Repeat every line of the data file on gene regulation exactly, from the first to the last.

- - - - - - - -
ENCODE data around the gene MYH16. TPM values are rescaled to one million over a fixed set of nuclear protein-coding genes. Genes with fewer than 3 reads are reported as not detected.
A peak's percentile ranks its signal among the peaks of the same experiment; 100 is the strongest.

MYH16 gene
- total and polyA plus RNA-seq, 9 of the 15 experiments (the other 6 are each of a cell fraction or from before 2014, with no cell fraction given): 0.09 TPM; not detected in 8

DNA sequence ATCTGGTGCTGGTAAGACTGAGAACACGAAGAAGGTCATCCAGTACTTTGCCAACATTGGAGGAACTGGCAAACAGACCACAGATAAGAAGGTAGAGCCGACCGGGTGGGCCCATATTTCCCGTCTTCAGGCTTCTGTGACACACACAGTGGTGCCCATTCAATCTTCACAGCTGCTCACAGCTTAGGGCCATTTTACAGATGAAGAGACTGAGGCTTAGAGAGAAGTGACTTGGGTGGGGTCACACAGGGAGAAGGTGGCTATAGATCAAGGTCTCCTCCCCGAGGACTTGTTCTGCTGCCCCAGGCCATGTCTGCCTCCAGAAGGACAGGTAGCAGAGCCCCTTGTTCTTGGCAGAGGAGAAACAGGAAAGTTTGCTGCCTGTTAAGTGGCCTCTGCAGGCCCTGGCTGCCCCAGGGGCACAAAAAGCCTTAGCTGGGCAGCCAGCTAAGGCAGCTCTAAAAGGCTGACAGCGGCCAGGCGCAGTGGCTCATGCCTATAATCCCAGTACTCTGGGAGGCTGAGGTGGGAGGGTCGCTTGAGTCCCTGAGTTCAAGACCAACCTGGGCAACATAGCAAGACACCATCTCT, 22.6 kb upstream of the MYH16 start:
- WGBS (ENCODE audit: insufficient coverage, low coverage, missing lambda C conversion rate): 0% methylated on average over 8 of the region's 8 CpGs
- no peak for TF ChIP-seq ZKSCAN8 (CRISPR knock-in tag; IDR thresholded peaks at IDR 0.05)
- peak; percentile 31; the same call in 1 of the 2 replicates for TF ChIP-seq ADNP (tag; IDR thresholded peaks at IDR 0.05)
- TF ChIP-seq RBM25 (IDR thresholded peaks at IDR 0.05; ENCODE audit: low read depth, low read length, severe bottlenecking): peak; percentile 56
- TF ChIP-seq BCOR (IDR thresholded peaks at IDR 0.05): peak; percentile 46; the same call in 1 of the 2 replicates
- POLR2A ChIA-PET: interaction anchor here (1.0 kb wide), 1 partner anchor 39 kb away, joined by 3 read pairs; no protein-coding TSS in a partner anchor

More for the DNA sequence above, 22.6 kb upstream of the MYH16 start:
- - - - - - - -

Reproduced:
ENCODE data around the gene MYH16. TPM values are rescaled to one million over a fixed set of nuclear protein-coding genes. Genes with fewer than 3 reads are reported as not detected.
A peak's percentile ranks its signal among the peaks of the same experiment; 100 is the strongest.

MYH16 gene
- total and polyA plus RNA-seq, 9 of the 15 experiments (the other 6 are each of a cell fraction or from before 2014, with no cell fraction given): 0.09 TPM; not detected in 8

DNA sequence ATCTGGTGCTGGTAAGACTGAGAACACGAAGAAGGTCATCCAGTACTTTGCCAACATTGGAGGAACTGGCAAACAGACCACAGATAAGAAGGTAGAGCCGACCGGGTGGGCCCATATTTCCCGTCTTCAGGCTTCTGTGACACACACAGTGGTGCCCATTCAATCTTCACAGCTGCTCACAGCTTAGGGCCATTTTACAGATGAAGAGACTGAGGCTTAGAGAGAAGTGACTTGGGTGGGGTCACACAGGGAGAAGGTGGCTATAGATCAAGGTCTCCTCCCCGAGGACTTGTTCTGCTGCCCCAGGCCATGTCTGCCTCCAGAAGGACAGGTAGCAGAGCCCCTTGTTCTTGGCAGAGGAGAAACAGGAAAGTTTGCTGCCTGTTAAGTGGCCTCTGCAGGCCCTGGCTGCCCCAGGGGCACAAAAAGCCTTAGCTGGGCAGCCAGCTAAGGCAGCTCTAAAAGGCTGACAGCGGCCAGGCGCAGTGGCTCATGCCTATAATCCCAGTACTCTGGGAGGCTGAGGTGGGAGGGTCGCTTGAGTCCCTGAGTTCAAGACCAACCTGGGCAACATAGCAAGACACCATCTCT, 22.6 kb upstream of the MYH16 start:
- WGBS (ENCODE audit: insufficient coverage, low coverage, missing lambda C conversion rate): 0% methylated on average over 8 of the region's 8 CpGs
- no peak for TF ChIP-seq ZKSCAN8 (CRISPR knock-in tag; IDR thresholded peaks at IDR 0.05)
- peak; percentile 31; the same call in 1 of the 2 replicates for TF ChIP-seq ADNP (tag; IDR thresholded peaks at IDR 0.05)
- TF ChIP-seq RBM25 (IDR thresholded peaks at IDR 0.05; ENCODE audit: low read depth, low read length, severe bottlenecking): peak; percentile 56
- TF ChIP-seq BCOR (IDR thresholded peaks at IDR 0.05): peak; percentile 46; the same call in 1 of the 2 replicates
- POLR2A ChIA-PET: interaction anchor here (1.0 kb wide), 1 partner anchor 39 kb away, joined by 3 read pairs; no protein-coding TSS in a partner anchor

More for the DNA sequence above, 22.6 kb upstream of the MYH16 start: